“In this minutely observed and evocatively written memoir, he skillfully draws on the often compelling life stories of his grandparents and other relatives to weave a sprawling tale that ably depicts the harrowing history of Jews in Soviet-controlled Ukraine.”—Library Journal
“The hardships experienced by Soviet Jews are poignantly described in this memoir.”—Morton I. Teicher The Jerusalem Post
"[Shush!] is a first-rate memoir [which] affords us an intriguing glimpse of a distinctive world long gone . . . 1948 Odessa, as described by Draitser, uncannily recalls Orwell's 1984 London . . . Yet, [it] is far from a gloomy read. It is packed with well-told anecdotes . . . about [Draitser's] family, and the jokes they told each other to keep their spirits up, especially in the dark months of [Stalin's anti-Semitic] campaigns."—The Jerusalem Report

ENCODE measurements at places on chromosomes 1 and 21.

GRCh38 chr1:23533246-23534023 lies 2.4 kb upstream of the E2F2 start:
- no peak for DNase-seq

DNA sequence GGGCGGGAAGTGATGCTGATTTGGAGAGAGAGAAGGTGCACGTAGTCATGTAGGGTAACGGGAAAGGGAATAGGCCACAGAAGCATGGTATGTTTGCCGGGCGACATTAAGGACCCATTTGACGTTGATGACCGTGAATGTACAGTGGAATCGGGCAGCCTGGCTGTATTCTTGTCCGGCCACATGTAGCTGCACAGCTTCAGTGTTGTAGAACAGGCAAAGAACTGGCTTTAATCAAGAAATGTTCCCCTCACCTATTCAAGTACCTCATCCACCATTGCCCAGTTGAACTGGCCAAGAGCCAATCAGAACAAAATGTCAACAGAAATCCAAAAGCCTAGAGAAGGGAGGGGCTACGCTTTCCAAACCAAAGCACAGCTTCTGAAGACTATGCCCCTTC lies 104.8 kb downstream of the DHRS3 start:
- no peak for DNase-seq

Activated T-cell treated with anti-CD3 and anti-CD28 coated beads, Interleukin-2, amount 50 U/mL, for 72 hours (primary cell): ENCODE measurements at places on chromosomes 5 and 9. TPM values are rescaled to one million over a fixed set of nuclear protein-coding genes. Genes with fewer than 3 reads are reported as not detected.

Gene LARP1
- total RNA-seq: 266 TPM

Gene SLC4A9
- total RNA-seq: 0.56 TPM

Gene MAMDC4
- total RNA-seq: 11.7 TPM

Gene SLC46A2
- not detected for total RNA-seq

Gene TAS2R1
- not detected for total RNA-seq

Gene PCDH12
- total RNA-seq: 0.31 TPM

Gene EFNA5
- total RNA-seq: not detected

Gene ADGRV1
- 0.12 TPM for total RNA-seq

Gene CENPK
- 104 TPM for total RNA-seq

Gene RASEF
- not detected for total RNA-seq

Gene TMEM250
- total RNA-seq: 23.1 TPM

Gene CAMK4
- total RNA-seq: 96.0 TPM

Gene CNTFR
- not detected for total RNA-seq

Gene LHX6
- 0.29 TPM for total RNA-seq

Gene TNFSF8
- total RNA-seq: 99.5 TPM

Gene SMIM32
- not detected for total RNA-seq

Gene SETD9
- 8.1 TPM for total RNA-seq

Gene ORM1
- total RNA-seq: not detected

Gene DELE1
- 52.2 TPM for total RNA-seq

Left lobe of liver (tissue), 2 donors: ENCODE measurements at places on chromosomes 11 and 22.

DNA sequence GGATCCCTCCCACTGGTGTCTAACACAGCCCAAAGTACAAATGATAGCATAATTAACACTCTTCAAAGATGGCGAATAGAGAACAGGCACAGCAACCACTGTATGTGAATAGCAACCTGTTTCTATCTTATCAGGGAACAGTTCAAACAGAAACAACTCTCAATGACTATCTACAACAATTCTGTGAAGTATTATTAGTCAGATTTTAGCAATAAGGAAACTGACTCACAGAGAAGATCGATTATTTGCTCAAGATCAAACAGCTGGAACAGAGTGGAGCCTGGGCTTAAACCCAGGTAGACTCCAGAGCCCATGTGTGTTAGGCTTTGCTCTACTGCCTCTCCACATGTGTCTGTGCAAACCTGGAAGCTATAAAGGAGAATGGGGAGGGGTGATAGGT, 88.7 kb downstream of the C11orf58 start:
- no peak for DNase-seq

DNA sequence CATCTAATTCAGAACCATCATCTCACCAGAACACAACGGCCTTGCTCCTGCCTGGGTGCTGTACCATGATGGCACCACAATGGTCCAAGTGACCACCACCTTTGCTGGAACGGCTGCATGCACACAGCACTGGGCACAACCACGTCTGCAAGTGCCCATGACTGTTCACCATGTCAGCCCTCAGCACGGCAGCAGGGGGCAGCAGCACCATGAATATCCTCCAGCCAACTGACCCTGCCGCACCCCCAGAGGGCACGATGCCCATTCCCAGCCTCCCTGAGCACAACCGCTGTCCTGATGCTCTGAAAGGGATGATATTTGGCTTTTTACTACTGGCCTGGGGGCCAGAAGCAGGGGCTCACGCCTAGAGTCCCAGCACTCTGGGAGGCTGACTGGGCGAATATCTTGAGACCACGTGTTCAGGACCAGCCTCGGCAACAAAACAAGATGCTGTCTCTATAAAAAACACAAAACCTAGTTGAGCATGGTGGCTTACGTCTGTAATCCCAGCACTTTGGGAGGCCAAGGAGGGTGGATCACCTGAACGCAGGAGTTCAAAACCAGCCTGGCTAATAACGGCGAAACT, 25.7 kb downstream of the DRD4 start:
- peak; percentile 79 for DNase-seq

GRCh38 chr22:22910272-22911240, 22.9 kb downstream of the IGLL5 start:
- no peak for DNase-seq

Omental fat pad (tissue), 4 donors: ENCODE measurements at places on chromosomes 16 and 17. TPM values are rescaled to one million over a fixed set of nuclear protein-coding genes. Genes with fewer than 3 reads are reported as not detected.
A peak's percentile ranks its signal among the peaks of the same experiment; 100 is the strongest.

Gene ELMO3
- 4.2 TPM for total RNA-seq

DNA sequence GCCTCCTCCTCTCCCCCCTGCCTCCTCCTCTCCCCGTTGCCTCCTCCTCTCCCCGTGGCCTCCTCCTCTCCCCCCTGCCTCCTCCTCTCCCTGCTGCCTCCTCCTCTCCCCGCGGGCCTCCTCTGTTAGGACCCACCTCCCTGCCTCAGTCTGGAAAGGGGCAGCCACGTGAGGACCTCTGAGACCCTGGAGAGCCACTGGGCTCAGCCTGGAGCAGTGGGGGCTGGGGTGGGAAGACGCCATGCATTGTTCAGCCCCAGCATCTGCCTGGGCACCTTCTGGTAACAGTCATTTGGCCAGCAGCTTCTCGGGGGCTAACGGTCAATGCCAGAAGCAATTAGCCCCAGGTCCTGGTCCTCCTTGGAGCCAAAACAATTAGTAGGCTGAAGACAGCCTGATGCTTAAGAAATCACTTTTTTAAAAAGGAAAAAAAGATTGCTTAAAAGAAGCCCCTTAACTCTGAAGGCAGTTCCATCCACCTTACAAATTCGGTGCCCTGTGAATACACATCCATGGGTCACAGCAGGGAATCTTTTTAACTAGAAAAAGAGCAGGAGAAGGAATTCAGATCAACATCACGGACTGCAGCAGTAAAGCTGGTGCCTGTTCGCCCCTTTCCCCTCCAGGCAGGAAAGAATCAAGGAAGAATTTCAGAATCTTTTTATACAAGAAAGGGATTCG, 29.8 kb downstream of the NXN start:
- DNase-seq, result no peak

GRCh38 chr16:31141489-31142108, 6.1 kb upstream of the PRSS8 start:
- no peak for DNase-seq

"Although the overt reason [of emigration] was being blacklisted for a satirical article deemed critical of an important Soviet official, Shush! lays bare a deeper, lifelong struggle juggling the strands of [the author's] Russian and Jewish identities in a country where anti-Semitism was rampant."—The Jewish State
"Have you ever read a book that perfectly articulates how you see the world? A book that you can show to your friends when you don’t feel like explaining your life view and say, ‘Here, read this, and you will understand me?’ Shush! is such a book for me. Even if you’re not a Russian-born Jew raised on latkes, pogroms, and [the great Yiddish actor] Mikhoels, you’ll enjoy this book to get a perspective at a unique time in history (Odessa during Stalinism) and of someone who maps out very well how he finally embraced his Jewish identity."—Vicky Boykis Blog